Did the cartoons you watched in childhood affect you?
Personally, I blame Popeye for my aversion to spinach.
Wile E. Coyote taught me that my best schemes will have a good chance of blowing up in my face — literally — but I can’t seem to give up.
Times have changed, and so have cartoons.
Cartoons of my childhood have been criticized for depictions of violence, as well as non-politically correct stories and characters that are cringe worthy by today’s standards.
But according to some researchers, today’s cartoons are also leaving their mark on vulnerable brains.
Based on a recent study making headlines, current generations can evidently make a case that “SpongeBob SquarePants” is responsible for the destruction of their short-term memory, and ability to concentrate.
In a study of 60 4-year-olds, children were randomly assigned to either watch nine minutes of a “SpongeBob” cartoon, a “Caillou” cartoon, or draw.
“SpongeBob” typically represents faster paced children’s shows currently available, which incorporates many camera cuts to increase the action and retain visual interest.
“Caillou,” shown on PBS, is representative of slower paced programming that has far fewer visual cuts.
Mental functioning tests were given after the activities, and showed that the children who watched “SpongeBob” performed markedly worse than both those who watched "Caillou" or drew.
Other research data has also shed light on how TV and movies affect brainwaves of adults and children alike.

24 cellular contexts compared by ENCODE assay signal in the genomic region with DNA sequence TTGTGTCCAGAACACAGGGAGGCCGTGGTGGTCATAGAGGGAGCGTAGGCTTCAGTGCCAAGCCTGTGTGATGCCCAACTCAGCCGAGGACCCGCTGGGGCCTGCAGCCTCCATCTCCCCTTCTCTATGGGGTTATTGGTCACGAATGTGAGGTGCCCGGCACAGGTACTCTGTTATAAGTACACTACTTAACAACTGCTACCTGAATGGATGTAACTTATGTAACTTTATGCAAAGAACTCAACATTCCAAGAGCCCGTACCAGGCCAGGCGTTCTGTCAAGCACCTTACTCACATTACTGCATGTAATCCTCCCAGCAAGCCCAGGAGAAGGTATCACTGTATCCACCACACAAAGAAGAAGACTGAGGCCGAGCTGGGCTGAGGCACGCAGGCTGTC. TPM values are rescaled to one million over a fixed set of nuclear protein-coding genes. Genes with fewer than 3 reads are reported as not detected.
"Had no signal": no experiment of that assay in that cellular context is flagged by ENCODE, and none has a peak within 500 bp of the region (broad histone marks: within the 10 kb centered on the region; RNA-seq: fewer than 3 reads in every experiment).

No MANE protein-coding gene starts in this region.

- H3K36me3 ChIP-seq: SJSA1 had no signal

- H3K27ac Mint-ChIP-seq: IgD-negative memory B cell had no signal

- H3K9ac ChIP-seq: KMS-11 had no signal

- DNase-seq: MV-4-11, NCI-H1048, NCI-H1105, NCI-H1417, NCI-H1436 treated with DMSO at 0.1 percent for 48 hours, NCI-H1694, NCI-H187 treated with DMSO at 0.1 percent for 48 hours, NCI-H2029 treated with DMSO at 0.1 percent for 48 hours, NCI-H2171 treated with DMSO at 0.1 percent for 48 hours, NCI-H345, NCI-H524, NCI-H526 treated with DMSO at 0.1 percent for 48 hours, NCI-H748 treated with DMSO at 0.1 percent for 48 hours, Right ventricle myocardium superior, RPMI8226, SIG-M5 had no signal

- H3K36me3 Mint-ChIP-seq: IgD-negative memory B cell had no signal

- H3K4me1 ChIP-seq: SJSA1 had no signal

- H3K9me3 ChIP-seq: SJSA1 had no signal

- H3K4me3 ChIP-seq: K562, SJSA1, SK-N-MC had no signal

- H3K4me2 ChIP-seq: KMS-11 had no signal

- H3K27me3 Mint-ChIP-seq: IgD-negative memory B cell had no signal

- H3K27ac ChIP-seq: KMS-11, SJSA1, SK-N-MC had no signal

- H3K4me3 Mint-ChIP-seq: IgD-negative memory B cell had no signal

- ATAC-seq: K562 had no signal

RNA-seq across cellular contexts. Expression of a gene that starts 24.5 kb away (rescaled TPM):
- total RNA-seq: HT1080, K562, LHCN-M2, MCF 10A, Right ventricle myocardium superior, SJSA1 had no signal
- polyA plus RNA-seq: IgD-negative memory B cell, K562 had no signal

Camera shot cuts, and shifting focuses and angles, all trigger an “orienting response” in the brain, and has been found to actually decrease brainwaves.
Research indicates that as this response, also known as “involuntary attention,” is continually triggered while watching a film or TV show, the brain will remain “alert, but unfocused.”
Harmful for adults, researchers are even more concerned about the impact to a child’s brain, because the brain is at its most active stage of development during the period of early childhood.
The revelation that “SpongeBob,” and similar cartoons aren’t great programs for my children, was frankly a “no-brainer” for me.
While my kids do watch TV, I am pretty intentional about what shows I expose them to.
This is partially due to my desire for quality programming that is consistent with my family’s values, and partially because I also value my own sanity.
Just a few minutes of shows like this have always left me, an adult, "twitchy," so it wasn’t surprising to me that they could inspire excitability, and interfere with attention span in young children.
There are people who will say, “My kids watch ‘SpongeBob’ and they are just fine,” and admittedly the small study sampling and other factors suggest a number of problems with this particular study’s methodology.
But anecdotally in my own home I generally have seen the study’s conclusions supported.
I have noticed behavior affected by the amount of TV watched and the quality of the program.
As a result, as the parent (largely) still in control of the remote control, we’ll continue to skip over shows like “SpongeBob.”